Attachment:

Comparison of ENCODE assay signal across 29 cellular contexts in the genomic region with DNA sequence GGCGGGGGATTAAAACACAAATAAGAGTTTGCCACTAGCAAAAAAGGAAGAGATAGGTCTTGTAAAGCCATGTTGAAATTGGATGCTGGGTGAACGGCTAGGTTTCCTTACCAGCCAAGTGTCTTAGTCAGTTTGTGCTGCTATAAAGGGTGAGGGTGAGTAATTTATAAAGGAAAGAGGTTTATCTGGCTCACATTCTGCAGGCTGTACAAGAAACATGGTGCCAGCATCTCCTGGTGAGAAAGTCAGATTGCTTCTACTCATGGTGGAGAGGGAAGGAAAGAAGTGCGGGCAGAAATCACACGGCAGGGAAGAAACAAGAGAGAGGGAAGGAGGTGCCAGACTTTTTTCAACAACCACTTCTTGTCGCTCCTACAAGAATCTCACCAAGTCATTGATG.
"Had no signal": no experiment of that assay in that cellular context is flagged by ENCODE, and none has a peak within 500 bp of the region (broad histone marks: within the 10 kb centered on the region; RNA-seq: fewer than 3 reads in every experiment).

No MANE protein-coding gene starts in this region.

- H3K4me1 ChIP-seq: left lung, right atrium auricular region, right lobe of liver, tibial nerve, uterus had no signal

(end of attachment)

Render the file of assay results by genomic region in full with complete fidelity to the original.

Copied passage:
Comparison of ENCODE assay signal across 29 cellular contexts in the genomic region with DNA sequence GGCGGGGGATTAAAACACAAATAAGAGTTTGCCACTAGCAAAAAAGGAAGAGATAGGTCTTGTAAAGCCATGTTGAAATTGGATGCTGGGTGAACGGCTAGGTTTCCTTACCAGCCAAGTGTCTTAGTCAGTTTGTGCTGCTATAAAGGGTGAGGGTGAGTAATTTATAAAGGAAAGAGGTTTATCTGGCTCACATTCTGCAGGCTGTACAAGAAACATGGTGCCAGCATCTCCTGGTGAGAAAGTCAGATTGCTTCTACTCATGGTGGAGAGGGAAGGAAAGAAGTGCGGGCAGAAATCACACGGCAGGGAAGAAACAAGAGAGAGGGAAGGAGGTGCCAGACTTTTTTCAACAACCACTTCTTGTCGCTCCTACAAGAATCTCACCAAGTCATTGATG.
"Had no signal": no experiment of that assay in that cellular context is flagged by ENCODE, and none has a peak within 500 bp of the region (broad histone marks: within the 10 kb centered on the region; RNA-seq: fewer than 3 reads in every experiment).

No MANE protein-coding gene starts in this region.

- H3K4me1 ChIP-seq: left lung, right atrium auricular region, right lobe of liver, tibial nerve, uterus had no signal